U.S. residents have seen $487.92 million lost overall to fraudsters since January 2020, the data showed. There were 544,092 reports through Thursday (July 8), and the median fraud loss was $366.
Broken down by type, the majority of the reports were about fraud, with 326,974 in that category, followed by 134,973 “other” reports, 68,262 for identity theft and 16,048 “do not call” scams.
The top reports tended to be about online shopping, with 52,624 in that category, along with 42,155 vacation and travel-related reports, 16,887 credit reports, 14,489 related to diet products, plants and centers, and 13,903 related to credit cards.
The data is also broken down in terms of months, with particularly high spikes of activity in January and April this year.
And in terms of some of the more highly-populated states, California saw 25,668 fraud reports, Texas saw 25,546, Florida saw 16,625 and New York saw 33,247.
According to the FBI, the way banks are dealing with the current rise in cybercrime has been inefficient and even harmful at times, with banks often not having evolved to where they’re always able to tell between fraudsters and legitimate users, PYMNTS reported. Instead, they often just shut down whole accounts if there looks to be fraud happening, which isn’t always the case.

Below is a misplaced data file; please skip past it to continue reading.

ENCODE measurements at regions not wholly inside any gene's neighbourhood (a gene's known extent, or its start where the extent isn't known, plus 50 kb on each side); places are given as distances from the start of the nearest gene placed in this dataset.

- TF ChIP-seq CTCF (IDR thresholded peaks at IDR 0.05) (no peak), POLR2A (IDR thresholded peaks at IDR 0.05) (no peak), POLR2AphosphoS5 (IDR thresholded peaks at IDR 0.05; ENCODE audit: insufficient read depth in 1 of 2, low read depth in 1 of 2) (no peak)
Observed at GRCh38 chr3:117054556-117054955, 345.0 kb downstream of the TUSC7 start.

Cybercriminals, on the other hand, have become more savvy on how to trick financial entities into thinking they’re real users instead of fraudsters. They do that through stealing data and mimicking users’ online personalities.
An FBI spokesperson said banks “need to be more understanding toward the customer, instead of [saying,] ‘Oh, we will just shut everything down.’ The reason they cannot do that is the criminals are literally cloning who you are right down to a tee — you would not know if it was me or if it was Joe down the street.”